6 Awesome Ways to Give Your D&D Character Personality

A D&D character is defined by 4 things: personality traits, ideals, bonds, and flaws. When you set out on your campaign, you’d be wise to follow these standards. Otherwise, you may end up like the last season of Game of Thrones. When you put thought into these details, your character gets unique D&D ideals and bonds that set the stage for limitless opportunities when gameplay starts.

Portraits of multiple characters

Personality Traits

D&D personality traits are unique and quirky traits that define how your character behaves day to day. Common examples are Type-A/hyper-organized (Monica Geller, Amy Santiago, Leslie Knope), Deadpan/monotone (Drax the Destroyer, Ron Swanson), and Goofball (Andy Dwyer, Phillip J. Fry, Homer Simpson). They can be as minor as “I love a good cup of tea” or enough to define your entire character. Combining several of them creates a multidimensional character with different facets to their personality.

Alternatives

You can also choose one or two personality traits that tie into a character’s backstory and offer a general impression of how they will act. *Touches necklace* My mother used to choose personality traits that tied into a character’s backstory…

While this doesn’t have the fine granularity of the previously mentioned D&D personality traits, it gives an overarching impression of how a character would act in many different situations.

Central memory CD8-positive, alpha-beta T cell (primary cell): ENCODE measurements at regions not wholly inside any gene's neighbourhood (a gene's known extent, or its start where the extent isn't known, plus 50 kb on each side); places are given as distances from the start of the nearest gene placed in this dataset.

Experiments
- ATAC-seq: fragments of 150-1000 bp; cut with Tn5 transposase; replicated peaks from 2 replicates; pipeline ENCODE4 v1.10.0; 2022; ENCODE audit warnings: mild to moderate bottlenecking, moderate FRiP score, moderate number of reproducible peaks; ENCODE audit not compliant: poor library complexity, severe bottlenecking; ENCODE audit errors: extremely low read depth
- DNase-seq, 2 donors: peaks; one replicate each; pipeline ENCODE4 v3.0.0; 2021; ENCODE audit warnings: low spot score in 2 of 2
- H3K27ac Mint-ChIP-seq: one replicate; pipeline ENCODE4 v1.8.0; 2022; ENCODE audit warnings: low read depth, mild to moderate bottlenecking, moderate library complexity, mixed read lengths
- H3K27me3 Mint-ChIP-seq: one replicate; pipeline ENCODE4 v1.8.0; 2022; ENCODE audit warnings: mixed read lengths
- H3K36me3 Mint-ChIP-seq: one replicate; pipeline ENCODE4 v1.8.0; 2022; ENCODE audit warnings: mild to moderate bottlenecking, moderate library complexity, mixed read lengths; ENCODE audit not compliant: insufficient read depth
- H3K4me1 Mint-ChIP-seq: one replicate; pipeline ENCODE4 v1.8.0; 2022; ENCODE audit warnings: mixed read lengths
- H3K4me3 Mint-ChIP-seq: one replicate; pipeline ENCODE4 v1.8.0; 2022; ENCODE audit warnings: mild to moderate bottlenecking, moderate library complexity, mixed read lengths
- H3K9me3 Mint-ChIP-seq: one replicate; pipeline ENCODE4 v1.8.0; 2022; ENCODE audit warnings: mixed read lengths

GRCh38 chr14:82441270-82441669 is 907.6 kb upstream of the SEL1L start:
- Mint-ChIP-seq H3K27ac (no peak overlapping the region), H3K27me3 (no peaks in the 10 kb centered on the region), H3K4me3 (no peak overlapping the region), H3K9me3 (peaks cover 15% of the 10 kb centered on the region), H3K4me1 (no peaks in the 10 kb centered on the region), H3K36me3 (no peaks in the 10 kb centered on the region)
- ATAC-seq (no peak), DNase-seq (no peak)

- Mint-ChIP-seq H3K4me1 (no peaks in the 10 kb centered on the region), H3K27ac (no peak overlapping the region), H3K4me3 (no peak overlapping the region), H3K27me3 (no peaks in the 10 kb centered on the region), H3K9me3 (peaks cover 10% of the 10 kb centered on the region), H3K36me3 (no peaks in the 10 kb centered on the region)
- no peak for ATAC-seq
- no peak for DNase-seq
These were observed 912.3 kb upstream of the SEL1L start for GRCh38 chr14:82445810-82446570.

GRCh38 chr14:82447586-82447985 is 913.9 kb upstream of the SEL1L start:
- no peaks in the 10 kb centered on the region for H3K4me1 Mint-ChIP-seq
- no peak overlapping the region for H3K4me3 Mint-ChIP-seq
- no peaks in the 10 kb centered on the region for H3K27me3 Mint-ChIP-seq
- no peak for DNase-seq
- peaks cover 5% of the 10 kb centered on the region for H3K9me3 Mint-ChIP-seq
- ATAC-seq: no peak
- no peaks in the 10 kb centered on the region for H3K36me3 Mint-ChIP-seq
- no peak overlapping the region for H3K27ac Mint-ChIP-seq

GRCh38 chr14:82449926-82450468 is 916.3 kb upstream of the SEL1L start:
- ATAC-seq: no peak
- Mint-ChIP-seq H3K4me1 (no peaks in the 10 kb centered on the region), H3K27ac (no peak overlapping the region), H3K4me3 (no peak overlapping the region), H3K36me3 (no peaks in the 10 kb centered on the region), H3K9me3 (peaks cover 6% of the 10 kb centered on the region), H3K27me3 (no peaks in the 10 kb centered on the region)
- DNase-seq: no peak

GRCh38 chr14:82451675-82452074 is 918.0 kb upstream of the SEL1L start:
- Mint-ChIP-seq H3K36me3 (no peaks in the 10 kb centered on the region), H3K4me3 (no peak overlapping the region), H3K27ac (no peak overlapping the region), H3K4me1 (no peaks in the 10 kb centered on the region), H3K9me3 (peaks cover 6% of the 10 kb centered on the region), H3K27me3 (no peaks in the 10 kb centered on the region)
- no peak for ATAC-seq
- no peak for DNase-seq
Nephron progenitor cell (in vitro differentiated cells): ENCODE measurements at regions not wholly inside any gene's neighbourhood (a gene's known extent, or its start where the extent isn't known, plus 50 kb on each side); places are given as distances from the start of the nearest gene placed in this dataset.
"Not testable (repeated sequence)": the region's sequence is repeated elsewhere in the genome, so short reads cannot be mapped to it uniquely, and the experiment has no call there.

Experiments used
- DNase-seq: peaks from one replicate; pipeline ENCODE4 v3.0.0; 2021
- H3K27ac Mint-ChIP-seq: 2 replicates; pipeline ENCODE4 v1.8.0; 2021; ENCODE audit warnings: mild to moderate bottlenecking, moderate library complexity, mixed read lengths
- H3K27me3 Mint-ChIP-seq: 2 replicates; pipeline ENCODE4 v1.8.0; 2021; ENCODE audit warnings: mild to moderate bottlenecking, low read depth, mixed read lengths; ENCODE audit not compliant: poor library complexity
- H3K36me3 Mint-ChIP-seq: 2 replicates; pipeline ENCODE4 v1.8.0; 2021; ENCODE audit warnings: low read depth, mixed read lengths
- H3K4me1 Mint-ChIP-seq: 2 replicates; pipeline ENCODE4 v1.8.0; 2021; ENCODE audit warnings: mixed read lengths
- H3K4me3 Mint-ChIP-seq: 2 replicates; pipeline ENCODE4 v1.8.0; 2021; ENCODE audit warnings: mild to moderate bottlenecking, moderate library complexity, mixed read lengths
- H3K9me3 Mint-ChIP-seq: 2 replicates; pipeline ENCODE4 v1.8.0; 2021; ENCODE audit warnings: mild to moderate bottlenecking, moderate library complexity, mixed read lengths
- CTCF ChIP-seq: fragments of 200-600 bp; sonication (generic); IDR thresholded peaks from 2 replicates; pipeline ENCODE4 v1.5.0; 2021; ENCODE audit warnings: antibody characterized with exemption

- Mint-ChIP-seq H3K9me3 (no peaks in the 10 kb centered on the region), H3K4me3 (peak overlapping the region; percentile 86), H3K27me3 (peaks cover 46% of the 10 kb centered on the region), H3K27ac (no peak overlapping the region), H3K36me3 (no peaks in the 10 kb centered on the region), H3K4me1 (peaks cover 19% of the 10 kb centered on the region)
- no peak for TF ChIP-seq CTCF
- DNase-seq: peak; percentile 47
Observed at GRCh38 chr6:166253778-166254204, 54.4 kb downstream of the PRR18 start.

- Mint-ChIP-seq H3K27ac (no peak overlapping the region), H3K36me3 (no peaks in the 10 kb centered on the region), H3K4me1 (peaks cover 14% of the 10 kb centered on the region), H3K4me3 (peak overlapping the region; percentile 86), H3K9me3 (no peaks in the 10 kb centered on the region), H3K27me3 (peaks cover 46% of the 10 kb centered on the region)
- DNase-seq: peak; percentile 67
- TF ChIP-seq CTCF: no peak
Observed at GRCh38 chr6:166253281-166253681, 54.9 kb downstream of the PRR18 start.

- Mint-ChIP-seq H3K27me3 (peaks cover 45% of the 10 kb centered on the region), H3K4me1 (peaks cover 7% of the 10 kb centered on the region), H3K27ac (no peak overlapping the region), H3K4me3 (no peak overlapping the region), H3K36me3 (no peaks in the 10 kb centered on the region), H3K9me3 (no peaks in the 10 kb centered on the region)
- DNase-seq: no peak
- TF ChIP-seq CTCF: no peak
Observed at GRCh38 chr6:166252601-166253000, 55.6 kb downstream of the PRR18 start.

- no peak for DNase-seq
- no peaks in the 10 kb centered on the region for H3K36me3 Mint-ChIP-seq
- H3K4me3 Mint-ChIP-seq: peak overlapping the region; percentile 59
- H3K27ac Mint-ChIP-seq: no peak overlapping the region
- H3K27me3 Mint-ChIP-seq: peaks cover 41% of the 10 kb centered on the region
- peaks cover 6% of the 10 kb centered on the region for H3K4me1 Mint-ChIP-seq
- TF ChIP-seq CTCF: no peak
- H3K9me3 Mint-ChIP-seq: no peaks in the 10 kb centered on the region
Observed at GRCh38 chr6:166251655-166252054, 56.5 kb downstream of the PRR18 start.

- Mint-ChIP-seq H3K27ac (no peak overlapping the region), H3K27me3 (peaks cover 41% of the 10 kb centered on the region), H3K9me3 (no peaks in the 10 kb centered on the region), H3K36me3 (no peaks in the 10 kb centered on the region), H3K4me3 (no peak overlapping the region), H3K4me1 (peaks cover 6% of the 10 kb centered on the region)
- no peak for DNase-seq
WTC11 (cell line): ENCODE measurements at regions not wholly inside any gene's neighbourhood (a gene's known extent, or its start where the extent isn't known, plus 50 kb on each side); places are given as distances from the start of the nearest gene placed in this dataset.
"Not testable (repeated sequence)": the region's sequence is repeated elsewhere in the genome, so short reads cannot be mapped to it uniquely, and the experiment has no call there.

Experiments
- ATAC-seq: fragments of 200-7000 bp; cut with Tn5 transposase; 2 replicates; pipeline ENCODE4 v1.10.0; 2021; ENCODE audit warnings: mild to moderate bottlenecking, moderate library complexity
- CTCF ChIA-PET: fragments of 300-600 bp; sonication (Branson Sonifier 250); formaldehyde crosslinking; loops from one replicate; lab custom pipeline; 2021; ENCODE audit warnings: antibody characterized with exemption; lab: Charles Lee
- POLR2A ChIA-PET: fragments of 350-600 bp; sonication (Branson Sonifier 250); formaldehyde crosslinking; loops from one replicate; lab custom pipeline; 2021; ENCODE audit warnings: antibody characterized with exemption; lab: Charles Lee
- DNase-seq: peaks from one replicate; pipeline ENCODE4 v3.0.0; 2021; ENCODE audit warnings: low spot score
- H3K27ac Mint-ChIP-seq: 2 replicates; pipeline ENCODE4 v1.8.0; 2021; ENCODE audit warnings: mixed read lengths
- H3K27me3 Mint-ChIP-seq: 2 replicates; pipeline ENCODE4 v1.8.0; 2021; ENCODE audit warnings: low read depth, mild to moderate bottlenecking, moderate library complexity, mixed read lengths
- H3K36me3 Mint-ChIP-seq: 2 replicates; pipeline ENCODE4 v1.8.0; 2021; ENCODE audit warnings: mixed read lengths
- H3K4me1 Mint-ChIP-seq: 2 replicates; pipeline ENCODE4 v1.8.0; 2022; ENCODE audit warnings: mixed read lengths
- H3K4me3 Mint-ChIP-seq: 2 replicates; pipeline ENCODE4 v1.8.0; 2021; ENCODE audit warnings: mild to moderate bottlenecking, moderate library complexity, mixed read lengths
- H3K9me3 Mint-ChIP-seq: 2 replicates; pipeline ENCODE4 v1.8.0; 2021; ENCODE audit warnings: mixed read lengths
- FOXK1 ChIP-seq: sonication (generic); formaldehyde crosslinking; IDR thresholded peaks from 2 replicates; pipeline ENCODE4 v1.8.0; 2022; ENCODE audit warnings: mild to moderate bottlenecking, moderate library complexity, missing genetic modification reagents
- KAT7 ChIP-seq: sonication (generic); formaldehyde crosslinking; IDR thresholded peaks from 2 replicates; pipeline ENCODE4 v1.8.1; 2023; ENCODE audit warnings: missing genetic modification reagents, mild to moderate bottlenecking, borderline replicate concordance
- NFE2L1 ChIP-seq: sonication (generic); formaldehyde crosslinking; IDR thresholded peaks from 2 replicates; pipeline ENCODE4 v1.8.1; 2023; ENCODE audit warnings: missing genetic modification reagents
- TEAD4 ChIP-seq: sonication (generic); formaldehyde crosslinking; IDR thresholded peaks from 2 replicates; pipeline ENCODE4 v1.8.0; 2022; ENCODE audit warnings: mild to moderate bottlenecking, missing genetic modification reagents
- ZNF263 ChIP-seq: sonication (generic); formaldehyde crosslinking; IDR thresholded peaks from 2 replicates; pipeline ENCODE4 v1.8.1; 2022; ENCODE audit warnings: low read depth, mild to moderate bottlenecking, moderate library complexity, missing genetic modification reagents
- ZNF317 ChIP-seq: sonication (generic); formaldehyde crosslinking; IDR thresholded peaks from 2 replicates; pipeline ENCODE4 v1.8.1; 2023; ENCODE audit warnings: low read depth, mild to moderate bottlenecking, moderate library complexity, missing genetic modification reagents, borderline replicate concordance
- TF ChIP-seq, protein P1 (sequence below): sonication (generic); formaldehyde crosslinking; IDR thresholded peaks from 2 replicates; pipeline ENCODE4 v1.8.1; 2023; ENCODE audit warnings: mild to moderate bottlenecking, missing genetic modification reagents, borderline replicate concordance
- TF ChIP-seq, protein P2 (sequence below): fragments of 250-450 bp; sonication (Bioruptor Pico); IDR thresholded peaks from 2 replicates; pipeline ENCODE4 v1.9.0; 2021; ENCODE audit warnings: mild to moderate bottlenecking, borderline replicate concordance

Ideals

D&D ideals are beliefs that drive a character. They can include ideas like Generosity or Greed, Respect or Might, Tradition or Freedom. Common archetypes are the noble warrior (Aragorn, Steve Rogers, She-ra), loose cannon (Jinx, Harley Quinn), and morally grey (Geralt of Rivia, Sabrina Spellman). These ideals help define character alignment, which defines how other PCs and NPCs view the character. The noble warrior, for instance, will often be considered lawful good. Developing ideals helps define what a character deeply believes in and shapes their history as well as how they roleplay situations that threaten various beliefs. These ideals can also be reflected in D&D characters’ personality traits.

Person holding compass

Bonds

D&D bonds are things, people, or places that a character cares deeply about and would fight to protect. A bard may be a specific magical instrument that was stolen from you long ago that you now seek to find and reclaim. A young monk could be bonded to her master, sworn to protect him and the monastery at all costs. The leader of a gang may be so committed to having “a plan” that he jeopardizes the gang multiple times to sail to Tahiti.